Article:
cvs commit: src/include _ctype.h

Andrey Chernov ache at
Wed Oct 31 15:29:27 PDT 2007

On Mon, Oct 29, 2007 at 09:48:16PM +0100, Christoph Mallon wrote:
> Andrey A. Chernov wrote:
>> ache        2007-10-27 22:32:28 UTC
>>   FreeBSD src repository
>>   Modified files:
>>     include              _ctype.h   Log:
>>   Micro-optimization of prev. commit, change
>>   (_c < 0 || _c >= 128) to (_c & ~0x7F)
>>     Revision  Changes    Path
>>   1.33      +1 -1      src/include/_ctype.h
> Actually this is rather a micro-pessimisation. Every compiler worth its 
> money transforms the range check into single unsigned comparison. The 
> latter test on the other hand on x86 gets probably transformed into a test 
> instruction. This instruction has no form with sign extended 8bit 
> immediate, but only with 32bit immediate. This results in a significantly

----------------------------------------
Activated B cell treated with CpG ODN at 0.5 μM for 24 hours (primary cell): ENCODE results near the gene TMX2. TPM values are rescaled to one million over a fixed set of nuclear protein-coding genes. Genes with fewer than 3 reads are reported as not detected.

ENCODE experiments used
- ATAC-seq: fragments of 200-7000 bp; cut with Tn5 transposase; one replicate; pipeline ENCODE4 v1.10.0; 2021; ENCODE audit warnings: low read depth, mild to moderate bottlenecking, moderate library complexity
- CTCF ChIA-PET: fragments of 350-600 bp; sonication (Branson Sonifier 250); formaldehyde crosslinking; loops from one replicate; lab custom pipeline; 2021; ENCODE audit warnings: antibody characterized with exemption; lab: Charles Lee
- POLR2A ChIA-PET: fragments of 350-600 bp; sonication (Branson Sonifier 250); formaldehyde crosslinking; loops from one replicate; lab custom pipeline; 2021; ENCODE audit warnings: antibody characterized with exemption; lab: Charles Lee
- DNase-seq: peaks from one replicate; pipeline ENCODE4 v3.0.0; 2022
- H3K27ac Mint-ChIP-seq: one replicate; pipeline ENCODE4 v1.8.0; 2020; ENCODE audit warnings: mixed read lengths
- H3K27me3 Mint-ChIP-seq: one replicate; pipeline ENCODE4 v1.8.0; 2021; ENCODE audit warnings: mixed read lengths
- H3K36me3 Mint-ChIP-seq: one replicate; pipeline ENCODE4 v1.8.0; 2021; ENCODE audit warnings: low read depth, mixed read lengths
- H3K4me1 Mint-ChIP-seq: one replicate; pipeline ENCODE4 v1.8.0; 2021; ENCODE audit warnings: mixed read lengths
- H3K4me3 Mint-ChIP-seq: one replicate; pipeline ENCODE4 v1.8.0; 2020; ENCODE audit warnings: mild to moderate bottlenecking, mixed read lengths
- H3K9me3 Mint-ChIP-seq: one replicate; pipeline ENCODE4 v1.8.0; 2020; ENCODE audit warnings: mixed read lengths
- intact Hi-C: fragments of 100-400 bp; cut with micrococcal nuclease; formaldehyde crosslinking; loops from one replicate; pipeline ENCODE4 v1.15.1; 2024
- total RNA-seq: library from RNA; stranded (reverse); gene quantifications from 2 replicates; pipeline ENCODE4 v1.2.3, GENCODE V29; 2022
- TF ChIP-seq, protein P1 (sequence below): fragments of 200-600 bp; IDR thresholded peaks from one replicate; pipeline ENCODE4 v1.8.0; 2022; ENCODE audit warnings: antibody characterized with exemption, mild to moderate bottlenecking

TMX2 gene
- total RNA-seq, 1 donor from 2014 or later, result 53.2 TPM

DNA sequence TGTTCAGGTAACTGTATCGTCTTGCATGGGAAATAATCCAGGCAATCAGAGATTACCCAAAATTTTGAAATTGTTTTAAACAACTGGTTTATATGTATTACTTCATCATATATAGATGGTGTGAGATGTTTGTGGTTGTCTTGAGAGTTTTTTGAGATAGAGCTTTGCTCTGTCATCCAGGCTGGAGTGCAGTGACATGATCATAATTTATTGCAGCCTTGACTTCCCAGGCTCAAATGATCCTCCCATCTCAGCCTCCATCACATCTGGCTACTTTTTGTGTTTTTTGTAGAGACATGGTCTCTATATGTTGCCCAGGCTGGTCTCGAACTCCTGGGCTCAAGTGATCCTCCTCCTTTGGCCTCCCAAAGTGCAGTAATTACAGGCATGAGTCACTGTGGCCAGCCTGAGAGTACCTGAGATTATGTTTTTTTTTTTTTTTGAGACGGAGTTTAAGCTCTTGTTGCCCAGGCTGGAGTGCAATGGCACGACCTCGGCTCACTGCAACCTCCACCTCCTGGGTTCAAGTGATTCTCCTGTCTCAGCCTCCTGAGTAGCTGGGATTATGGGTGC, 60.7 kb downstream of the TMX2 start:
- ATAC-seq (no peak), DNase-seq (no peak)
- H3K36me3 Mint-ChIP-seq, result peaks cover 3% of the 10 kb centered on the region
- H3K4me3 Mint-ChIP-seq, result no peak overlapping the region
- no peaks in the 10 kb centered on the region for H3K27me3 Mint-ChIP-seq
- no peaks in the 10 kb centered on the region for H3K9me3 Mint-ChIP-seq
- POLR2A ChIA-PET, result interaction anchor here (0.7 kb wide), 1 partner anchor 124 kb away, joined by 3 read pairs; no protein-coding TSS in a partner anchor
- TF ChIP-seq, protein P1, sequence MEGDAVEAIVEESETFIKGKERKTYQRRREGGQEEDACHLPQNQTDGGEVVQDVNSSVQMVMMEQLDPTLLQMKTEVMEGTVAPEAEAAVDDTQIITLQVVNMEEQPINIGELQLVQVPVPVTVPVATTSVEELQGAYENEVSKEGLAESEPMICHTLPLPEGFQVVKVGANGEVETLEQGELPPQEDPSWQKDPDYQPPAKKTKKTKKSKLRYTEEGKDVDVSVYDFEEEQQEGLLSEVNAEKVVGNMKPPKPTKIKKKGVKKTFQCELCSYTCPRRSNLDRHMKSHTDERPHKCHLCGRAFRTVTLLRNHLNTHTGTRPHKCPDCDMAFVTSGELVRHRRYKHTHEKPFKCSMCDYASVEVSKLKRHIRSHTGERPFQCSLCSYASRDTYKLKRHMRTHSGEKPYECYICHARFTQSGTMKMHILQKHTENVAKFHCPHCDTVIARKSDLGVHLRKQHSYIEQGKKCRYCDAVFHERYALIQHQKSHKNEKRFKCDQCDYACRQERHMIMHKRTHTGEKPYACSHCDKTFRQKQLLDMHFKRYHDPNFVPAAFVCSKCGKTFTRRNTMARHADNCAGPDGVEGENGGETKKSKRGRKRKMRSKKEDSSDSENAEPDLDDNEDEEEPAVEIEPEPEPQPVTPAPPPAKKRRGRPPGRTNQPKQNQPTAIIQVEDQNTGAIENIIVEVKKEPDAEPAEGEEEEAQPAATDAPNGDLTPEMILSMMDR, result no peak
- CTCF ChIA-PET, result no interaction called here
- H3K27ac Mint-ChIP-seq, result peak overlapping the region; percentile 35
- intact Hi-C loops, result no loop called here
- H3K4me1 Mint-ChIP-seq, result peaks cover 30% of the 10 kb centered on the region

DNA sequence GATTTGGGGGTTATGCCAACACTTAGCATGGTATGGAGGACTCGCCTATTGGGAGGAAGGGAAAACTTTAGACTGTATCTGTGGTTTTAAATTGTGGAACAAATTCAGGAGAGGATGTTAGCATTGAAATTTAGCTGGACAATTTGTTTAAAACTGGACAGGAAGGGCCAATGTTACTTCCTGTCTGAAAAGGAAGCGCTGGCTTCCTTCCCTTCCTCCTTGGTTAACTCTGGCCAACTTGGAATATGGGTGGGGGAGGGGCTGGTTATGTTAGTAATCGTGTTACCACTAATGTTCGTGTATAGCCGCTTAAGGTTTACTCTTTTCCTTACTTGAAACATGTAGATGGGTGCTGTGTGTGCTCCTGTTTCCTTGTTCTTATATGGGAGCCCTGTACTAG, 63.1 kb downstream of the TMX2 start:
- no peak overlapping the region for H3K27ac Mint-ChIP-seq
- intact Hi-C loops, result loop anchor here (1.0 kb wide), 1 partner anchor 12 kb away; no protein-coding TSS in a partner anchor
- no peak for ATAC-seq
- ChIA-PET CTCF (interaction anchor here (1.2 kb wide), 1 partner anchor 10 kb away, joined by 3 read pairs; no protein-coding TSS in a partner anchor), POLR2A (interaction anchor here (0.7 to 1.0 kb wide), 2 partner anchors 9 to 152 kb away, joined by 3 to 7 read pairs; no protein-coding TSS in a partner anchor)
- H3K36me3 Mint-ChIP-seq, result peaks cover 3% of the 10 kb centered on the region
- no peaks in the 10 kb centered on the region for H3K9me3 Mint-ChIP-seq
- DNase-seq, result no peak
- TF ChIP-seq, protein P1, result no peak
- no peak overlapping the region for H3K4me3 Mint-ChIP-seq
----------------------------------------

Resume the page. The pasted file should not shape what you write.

> longer opcode (three bytes more) than a single (unsigned)_c > 127, which a 
> sane compiler produces. I suspect some RISC machines need one more 
> instruction for the "micro-optimised" code, too.
> In theory GCC could transform the _c & ~0x7F back into a (unsigned)_c > 
> 127, but it does not do this (the only compiler I found, which does this 
> transformation, is LLVM).
> Further IMO it is hard to decipher what _c & ~0x7F is supposed to do.

1. My variant is compiler optimization level independent. F.e. without 
optimization completely there is no range check transform you talk about 
at all and very long asm code is generated. I also mean the case where gcc 
optimization bug was avoided, removing optimization (like compiling large 
part of Xorg server recently), using non-gcc compilers etc. cases.

2. _c & ~0x7F comes right from is{w}ascii() so there is no such enormously
big problems to decifer. I just want to keep all ctype in style.

3. I see no "longer opcode (three bytes more)" you talk about in my tests 
(andl vs cmpl was there, no testl).


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